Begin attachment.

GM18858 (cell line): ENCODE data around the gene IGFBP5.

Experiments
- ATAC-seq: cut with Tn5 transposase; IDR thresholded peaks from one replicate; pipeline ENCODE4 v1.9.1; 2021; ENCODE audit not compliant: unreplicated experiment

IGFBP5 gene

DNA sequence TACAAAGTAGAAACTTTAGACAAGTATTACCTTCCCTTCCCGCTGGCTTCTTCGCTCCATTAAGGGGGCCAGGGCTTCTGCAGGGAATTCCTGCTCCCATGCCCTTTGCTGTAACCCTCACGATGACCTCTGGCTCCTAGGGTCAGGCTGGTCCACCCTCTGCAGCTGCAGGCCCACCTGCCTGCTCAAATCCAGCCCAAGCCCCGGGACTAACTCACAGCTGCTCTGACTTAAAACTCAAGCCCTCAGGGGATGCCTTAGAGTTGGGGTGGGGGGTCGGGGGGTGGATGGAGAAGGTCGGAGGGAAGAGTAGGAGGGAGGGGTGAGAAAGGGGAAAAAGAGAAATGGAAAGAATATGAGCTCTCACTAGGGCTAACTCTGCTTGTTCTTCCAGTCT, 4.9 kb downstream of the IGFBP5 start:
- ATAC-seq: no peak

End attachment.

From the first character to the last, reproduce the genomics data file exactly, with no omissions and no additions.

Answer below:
GM18858 (cell line): ENCODE data around the gene IGFBP5.

Experiments
- ATAC-seq: cut with Tn5 transposase; IDR thresholded peaks from one replicate; pipeline ENCODE4 v1.9.1; 2021; ENCODE audit not compliant: unreplicated experiment

IGFBP5 gene

DNA sequence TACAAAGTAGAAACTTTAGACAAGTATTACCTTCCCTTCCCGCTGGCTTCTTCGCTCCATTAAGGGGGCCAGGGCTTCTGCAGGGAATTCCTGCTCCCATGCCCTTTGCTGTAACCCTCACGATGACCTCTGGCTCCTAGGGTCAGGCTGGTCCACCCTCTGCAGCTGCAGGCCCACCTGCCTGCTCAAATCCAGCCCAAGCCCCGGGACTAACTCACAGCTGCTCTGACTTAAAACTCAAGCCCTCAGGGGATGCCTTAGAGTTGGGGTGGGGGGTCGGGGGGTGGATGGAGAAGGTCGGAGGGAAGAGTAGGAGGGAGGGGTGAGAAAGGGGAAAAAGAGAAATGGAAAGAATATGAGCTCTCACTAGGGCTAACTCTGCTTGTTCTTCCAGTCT, 4.9 kb downstream of the IGFBP5 start:
- ATAC-seq: no peak